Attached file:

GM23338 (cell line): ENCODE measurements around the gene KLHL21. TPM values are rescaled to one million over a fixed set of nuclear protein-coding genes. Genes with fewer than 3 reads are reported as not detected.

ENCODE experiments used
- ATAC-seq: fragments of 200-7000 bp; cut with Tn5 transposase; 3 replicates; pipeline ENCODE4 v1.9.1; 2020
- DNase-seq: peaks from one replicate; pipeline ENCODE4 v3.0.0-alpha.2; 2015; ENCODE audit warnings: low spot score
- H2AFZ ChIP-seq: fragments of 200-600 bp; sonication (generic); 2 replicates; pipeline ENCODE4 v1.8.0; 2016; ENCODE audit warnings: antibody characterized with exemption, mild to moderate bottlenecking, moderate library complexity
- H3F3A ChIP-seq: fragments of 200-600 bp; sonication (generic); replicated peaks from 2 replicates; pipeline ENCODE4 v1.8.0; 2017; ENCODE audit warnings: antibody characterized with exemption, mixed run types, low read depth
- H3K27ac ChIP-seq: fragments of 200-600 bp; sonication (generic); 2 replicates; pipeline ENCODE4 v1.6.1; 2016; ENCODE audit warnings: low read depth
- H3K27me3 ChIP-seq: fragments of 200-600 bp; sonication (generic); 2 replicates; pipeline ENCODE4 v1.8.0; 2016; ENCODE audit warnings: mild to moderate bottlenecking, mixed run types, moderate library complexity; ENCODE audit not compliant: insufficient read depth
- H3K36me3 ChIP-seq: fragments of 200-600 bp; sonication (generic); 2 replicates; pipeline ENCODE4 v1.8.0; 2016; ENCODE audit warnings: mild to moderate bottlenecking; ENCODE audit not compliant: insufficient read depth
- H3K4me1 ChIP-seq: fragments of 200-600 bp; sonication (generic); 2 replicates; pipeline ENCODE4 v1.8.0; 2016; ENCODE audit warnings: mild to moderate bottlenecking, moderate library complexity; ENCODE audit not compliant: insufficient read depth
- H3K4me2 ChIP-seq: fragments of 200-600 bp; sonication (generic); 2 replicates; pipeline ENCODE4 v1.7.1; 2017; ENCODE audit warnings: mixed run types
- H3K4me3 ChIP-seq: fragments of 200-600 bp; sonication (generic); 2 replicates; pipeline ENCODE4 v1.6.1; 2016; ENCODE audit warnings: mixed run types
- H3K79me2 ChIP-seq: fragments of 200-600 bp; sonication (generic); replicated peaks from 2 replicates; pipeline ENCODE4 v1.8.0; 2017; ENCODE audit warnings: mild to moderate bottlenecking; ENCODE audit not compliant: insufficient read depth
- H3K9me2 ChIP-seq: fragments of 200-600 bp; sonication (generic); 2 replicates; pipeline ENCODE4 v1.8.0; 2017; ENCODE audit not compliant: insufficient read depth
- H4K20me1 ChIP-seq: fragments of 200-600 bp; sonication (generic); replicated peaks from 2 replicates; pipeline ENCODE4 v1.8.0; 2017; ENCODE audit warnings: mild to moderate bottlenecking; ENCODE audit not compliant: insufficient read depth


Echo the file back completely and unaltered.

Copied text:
GM23338 (cell line): ENCODE measurements around the gene KLHL21. TPM values are rescaled to one million over a fixed set of nuclear protein-coding genes. Genes with fewer than 3 reads are reported as not detected.

ENCODE experiments used
- ATAC-seq: fragments of 200-7000 bp; cut with Tn5 transposase; 3 replicates; pipeline ENCODE4 v1.9.1; 2020
- DNase-seq: peaks from one replicate; pipeline ENCODE4 v3.0.0-alpha.2; 2015; ENCODE audit warnings: low spot score
- H2AFZ ChIP-seq: fragments of 200-600 bp; sonication (generic); 2 replicates; pipeline ENCODE4 v1.8.0; 2016; ENCODE audit warnings: antibody characterized with exemption, mild to moderate bottlenecking, moderate library complexity
- H3F3A ChIP-seq: fragments of 200-600 bp; sonication (generic); replicated peaks from 2 replicates; pipeline ENCODE4 v1.8.0; 2017; ENCODE audit warnings: antibody characterized with exemption, mixed run types, low read depth
- H3K27ac ChIP-seq: fragments of 200-600 bp; sonication (generic); 2 replicates; pipeline ENCODE4 v1.6.1; 2016; ENCODE audit warnings: low read depth
- H3K27me3 ChIP-seq: fragments of 200-600 bp; sonication (generic); 2 replicates; pipeline ENCODE4 v1.8.0; 2016; ENCODE audit warnings: mild to moderate bottlenecking, mixed run types, moderate library complexity; ENCODE audit not compliant: insufficient read depth
- H3K36me3 ChIP-seq: fragments of 200-600 bp; sonication (generic); 2 replicates; pipeline ENCODE4 v1.8.0; 2016; ENCODE audit warnings: mild to moderate bottlenecking; ENCODE audit not compliant: insufficient read depth
- H3K4me1 ChIP-seq: fragments of 200-600 bp; sonication (generic); 2 replicates; pipeline ENCODE4 v1.8.0; 2016; ENCODE audit warnings: mild to moderate bottlenecking, moderate library complexity; ENCODE audit not compliant: insufficient read depth
- H3K4me2 ChIP-seq: fragments of 200-600 bp; sonication (generic); 2 replicates; pipeline ENCODE4 v1.7.1; 2017; ENCODE audit warnings: mixed run types
- H3K4me3 ChIP-seq: fragments of 200-600 bp; sonication (generic); 2 replicates; pipeline ENCODE4 v1.6.1; 2016; ENCODE audit warnings: mixed run types
- H3K79me2 ChIP-seq: fragments of 200-600 bp; sonication (generic); replicated peaks from 2 replicates; pipeline ENCODE4 v1.8.0; 2017; ENCODE audit warnings: mild to moderate bottlenecking; ENCODE audit not compliant: insufficient read depth
- H3K9me2 ChIP-seq: fragments of 200-600 bp; sonication (generic); 2 replicates; pipeline ENCODE4 v1.8.0; 2017; ENCODE audit not compliant: insufficient read depth
- H4K20me1 ChIP-seq: fragments of 200-600 bp; sonication (generic); replicated peaks from 2 replicates; pipeline ENCODE4 v1.8.0; 2017; ENCODE audit warnings: mild to moderate bottlenecking; ENCODE audit not compliant: insufficient read depth